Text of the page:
Building and Marketing Brand YOU Workshop – By Callie Greiner, ISU Student and Women in Ag Intern, Agriculture and Life Sciences Education, Communications Option
Following the campus tour, conference attendees had the opportunity to participate in a two-hour workshop on Building and Marketing Brand YOU. Two Latham Hi-Tech Seed marketing experts, Laura Cunningham and Kilah Hemesath, led the workshop on how individuals can market themselves. They wanted women to think about their role in the agriculture industry and how they can share their story with others. Laura and Kilah inspired the audience to action by leading them though a workbook and guiding next steps.
The presentation opened with a discussion of a book Laura and Kilah read titled Start with Why by Simon Sinek. The book highlights the idea that each person has a golden circle within their life. This golden circle is composed of three rings inside one another with the first being what, the second being how, and the third being why.
The purpose of discussing this book and the idea of the golden circle with conference attendees was to get them to think about their own golden circle. What are their daily roles, how do they perform these roles, and finally why do they do what they do in each of these roles. Before diving into group discussion, Kilah and Laura played a video asking, “Why did you get out of bed today?” which showed how individuals and companies can use the idea of the golden circle to truly learn who they are and why they do what they do.
Following the video clip, the workshop leaders provided women with workbooks so each person could write down their thoughts. Kilah and Laura asked women to write down what their roles were in their different life settings such as work, home, friends, and community. Women have many different roles including mother, wife, friend, mentor, volunteer, business owner and employee. Next, Kilah and Laura asked women to write down how they perform each of these roles. Women provided answers such as listen to others, provide support to family, complete job tasks, or lead a community event.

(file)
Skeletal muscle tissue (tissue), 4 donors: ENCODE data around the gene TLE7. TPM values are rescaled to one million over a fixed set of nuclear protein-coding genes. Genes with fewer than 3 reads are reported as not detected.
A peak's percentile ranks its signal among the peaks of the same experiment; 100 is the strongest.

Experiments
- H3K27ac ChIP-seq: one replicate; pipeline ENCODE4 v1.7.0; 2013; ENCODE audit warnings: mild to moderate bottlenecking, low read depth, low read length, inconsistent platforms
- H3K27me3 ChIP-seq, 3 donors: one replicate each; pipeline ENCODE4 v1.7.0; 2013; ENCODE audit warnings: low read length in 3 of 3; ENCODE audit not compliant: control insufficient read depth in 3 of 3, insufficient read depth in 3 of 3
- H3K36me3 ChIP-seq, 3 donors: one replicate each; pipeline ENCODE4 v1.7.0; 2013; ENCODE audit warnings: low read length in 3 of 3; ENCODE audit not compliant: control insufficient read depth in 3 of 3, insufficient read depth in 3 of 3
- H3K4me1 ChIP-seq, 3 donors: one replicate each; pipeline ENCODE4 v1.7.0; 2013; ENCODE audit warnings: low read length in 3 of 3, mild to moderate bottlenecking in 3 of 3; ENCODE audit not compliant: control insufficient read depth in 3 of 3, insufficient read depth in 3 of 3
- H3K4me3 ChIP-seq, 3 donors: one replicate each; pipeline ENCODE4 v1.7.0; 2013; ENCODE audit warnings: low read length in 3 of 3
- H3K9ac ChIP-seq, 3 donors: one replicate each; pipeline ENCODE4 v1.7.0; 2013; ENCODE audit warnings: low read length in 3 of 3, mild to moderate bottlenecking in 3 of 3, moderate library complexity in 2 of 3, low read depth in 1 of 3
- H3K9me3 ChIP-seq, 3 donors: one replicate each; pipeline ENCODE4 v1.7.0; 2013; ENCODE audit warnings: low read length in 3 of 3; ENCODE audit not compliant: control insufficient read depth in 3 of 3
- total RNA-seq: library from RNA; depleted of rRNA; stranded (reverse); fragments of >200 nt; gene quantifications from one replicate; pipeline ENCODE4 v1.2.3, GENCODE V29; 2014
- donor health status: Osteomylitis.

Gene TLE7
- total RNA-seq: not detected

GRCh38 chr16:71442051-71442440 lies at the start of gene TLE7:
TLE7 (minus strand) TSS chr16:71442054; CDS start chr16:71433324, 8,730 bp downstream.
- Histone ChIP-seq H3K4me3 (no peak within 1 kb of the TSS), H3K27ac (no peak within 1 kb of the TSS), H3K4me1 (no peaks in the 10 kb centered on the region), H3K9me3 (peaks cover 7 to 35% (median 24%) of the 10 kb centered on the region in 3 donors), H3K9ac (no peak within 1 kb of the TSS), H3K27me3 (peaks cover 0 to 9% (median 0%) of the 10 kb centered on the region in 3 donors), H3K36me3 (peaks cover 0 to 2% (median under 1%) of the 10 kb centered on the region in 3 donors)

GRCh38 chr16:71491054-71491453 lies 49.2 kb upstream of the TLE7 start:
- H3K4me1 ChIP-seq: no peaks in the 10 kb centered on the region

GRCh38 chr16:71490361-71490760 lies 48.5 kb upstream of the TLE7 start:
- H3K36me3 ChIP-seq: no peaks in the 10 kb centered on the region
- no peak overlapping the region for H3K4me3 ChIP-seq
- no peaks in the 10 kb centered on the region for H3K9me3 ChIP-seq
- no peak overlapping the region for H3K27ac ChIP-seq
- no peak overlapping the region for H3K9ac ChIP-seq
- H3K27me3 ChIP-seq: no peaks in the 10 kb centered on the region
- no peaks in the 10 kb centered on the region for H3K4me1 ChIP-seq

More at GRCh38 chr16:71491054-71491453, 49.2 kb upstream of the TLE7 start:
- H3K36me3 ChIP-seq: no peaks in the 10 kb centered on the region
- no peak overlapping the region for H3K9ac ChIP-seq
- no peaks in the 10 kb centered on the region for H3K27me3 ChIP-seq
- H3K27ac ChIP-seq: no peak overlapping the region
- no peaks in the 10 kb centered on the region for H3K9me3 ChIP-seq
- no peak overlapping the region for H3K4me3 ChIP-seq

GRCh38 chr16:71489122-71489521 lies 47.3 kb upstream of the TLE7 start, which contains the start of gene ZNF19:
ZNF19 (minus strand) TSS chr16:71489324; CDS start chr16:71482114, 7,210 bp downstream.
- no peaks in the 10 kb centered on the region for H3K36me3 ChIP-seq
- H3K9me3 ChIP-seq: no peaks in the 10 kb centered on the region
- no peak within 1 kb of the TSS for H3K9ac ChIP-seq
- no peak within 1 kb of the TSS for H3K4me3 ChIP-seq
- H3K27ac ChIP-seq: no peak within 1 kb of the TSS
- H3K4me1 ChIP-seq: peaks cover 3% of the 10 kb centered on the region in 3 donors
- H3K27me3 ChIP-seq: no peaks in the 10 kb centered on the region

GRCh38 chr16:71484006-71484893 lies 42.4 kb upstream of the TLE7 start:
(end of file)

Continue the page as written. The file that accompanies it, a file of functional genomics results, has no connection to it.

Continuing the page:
After identifying their roles and duties, Kilah and Laura challenged women to think about their “why”. They wanted women to dig deep and really think about why they do what they do each day. This was harder for women to identify. They were not looking for answers such as to provide for one’s family, but rather to dig deeper and consider our underlying values and the purpose each woman had for each of their different roles.
During the last part of the workshop, women created mission statements. Kilah and Laura shared ideas on branding yourself like including your mission statement in your email signature. It is important to take time to cultivate an accurate online identity for ourselves. Kilah and Laura challenged the group to work in their online spaces to make people believe in what you do and believe in you, make your goals visual, allow others to really see what you want to do, and build relationships with others.
Dinner was enjoyed by everyone after the workshop and fun networking activities rounded out the pre-conference. Morgan Hibbs, Education and Outreach Coordinator for Linn County Farm Bureau, and Jade Hargrafen, County Program Director for ISU Extension and Outreach in Delaware County led the group in learning about each other. One of the fun and interactive networking activities was creating our own ag web together and looking for connections. Another was an ice-breaker where women rotated an inner and outer circle to introduce themselves through mini speed meetings.